Whether you're a journalist, scientist, or layperson, the KISS method (Keep It Simple, Stupid) appears to be an effective strategy for getting your message across.
An investigation by Business Insider found that, "United had more pet deaths in 2016 than any other major US airline." Given United's recent public relations debacle, is this true, too? Technically yes, but statistically no. Becasue it's the statistics that matter, not the raw numbers.
"Lying" is considered one of those words civilized people should never say. That's why politicians never use it. Instead, their opponents are "misinformed" or "misspeaking" or "using alternative facts." Well, the time for civility is over. Journalist -- if we can actually call him that -- Danny Hakim is lying to you. And it's not his first rodeo, either. He's built quite a track record for himself at the New York Times, publishing distorted information about GMOs and comparing agricultural pesticides to "Nazi-made sarin gas."
Not only is science journalism susceptible to the same sorts of biases that afflict regular journalism, but it's uniquely vulnerable to outrageous sensationalism – this or that will either cure cancer or kill us all. So to promote good outlets while castigating the bad, we partnered with RealClearScience to create a handy chart.
Sometimes general assignment reporters are asked to cover complex science and health stories, which produces an entirely predictable product: Articles that are nothing more than rehashed press releases, topped with click-bait headlines based on misunderstandings of the original research. And here are some other ways it happens.
Besides deceiving readers about science policy, there are plenty of other reasons to avoid Slate. Perhaps best is that the online site loves posting contrarian articles using a time-tested formula to attract readers: Take an obviously-stupid statement and add a headline vigorously defending it. Whether the article is accurate, compelling or well-conceived is an afterthought.
Here at ACSH, we cover nearly every topic under the sun related to biomedicine, chemistry, health, epidemiology, and sports science. We are sometimes surprised to learn which articles are most popular with our readers. This year, our work on herpes vaccines resonated across the globe. In fact, one of them was the most popular article we wrote all year! (Kudos to Dr. Josh Bloom.) So, in case you missed them, here are the ten most popular articles we wrote in 2016 (yes, including two on herpes): #1. A Vaccine For Herpes Erupts In The News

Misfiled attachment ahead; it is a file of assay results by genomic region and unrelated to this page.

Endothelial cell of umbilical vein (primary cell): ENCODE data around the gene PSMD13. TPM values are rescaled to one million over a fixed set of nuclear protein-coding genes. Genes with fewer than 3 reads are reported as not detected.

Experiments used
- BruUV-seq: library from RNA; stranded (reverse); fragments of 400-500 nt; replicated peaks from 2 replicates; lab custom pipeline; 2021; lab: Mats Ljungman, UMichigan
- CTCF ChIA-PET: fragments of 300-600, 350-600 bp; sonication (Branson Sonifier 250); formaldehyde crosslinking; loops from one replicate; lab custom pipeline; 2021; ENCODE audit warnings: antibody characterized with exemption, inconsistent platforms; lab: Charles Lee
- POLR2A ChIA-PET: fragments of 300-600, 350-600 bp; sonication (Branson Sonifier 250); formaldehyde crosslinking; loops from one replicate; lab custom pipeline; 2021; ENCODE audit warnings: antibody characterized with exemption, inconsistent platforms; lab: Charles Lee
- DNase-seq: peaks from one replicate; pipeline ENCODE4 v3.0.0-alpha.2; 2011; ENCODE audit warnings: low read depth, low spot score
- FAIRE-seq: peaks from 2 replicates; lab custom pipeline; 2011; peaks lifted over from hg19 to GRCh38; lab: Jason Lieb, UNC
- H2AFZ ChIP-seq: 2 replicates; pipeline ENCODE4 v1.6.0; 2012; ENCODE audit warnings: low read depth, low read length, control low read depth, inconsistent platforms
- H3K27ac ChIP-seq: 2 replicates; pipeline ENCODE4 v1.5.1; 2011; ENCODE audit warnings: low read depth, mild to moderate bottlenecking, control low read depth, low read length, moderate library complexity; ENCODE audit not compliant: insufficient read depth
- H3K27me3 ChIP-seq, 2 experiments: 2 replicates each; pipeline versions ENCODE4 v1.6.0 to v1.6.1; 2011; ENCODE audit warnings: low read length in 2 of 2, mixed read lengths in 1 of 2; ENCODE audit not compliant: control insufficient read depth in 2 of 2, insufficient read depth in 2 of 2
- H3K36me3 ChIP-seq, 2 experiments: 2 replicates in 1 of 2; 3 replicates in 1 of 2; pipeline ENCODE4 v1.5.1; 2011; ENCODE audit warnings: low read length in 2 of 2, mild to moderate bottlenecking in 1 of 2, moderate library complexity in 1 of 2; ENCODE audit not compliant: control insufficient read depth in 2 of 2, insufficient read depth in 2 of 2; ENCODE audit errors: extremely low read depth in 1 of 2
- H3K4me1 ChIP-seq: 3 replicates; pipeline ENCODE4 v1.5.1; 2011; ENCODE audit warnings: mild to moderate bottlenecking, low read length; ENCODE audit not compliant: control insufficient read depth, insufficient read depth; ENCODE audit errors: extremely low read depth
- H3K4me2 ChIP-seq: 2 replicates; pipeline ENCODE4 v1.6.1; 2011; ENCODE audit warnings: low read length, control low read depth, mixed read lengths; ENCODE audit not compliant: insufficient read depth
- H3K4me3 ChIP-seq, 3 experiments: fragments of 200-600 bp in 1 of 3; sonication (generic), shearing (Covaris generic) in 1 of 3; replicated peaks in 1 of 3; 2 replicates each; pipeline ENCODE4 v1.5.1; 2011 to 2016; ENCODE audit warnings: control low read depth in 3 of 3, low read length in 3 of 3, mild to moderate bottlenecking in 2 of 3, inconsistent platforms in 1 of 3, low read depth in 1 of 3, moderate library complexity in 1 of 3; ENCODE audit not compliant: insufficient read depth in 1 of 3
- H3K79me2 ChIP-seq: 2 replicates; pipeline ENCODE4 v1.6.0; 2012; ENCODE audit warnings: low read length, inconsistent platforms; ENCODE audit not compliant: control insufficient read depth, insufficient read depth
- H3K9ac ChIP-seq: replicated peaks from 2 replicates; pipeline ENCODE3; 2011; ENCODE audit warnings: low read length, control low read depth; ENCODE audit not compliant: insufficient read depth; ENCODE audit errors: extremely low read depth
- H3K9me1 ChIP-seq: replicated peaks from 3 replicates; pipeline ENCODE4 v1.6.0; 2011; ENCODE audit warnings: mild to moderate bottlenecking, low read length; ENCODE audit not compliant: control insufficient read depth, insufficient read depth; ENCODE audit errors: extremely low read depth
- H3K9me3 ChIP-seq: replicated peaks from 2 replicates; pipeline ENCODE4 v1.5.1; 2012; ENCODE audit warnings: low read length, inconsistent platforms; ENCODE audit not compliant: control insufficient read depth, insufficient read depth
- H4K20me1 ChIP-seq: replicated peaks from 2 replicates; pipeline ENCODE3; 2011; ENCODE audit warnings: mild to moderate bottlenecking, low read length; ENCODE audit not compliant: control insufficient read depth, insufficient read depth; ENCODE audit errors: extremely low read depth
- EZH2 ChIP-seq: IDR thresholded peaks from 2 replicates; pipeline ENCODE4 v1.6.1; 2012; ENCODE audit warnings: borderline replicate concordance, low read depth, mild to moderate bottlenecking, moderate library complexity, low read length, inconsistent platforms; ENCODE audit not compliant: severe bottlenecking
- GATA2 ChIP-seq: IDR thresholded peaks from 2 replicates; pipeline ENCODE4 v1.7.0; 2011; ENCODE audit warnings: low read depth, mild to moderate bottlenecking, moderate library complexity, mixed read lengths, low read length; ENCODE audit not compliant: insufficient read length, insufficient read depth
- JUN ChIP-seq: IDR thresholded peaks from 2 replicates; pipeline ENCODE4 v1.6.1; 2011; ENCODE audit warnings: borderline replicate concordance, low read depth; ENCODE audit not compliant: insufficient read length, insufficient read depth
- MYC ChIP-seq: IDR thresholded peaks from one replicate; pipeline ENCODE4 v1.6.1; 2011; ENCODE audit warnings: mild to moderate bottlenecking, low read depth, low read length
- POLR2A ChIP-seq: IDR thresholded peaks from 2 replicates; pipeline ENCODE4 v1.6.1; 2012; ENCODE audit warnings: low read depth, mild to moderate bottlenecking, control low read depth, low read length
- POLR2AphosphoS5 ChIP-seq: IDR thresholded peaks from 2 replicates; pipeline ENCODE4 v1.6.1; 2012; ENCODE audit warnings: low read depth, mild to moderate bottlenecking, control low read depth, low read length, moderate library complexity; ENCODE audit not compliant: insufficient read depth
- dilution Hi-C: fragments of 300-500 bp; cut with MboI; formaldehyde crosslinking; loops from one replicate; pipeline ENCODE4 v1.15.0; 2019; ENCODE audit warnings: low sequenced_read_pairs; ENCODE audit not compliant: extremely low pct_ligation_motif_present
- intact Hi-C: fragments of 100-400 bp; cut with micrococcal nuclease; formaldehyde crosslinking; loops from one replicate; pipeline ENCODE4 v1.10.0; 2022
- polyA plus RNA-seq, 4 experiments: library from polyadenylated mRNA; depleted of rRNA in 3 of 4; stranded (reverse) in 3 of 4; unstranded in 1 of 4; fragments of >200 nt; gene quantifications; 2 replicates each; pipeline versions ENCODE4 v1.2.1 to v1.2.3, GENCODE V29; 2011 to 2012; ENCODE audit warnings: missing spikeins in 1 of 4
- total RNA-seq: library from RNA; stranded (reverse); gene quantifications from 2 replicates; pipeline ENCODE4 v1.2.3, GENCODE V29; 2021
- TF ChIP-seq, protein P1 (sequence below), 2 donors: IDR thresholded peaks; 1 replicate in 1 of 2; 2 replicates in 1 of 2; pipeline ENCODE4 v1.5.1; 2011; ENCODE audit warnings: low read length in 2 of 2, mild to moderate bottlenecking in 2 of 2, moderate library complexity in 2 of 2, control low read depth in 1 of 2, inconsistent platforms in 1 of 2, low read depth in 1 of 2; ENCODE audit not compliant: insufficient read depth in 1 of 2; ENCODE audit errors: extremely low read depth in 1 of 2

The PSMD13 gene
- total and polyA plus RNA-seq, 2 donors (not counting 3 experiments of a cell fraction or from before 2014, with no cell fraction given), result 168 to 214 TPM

Why America's supposed newspaper of record has become a voice for anti-biotechnology food activists remains a profound mystery. Maybe it's calculated, in that the paper is tailoring its reportage to its customers, consisting of mostly affluent, organic-food-eating elites. Evidence plays a small part in the Times' coverage of controversial scientific issues.
When ACSH's Alex Berezow was the editor of RealClearScience, he frequently linked to Pacific Standard's content. However, in recent months, he says the magazine as a whole has now become nearly unreadable. As its political cheerleading becomes more and more blatant, its standards for science journalism have fallen -- and that's no coincidence.
Traditionally, science has been a refuge from this hyperbolic nonsense. But no longer. More and more scientific journals are wading into partisan politics. Current Biology, in its most recent issue, has published a feature article that is every bit as ghastly as it is incoherent.
If you are educated by Google, you see Deniers for Hire have called us a "pro-industry front group" - Greenpeace, Mother Jones, NRDC, U.S. Right to Know, and SourceWatch, the whole cabal. The problem with their argument (other than the fact it is ad hominem) is that, if it really was true that ACSH is a corporate shill, we would have to be really, really bad at it, given our content.
If you want to find a hotbed of homeopathy, anti-vaccine, anti-GMO and other wacky anti-science rants, look no further. Pinterest is the 13th most popular website in America and the 32nd in the world. It's more popular than CNN. We here at ACSH fully intend to rectify this situation. We hope others join us in doing so.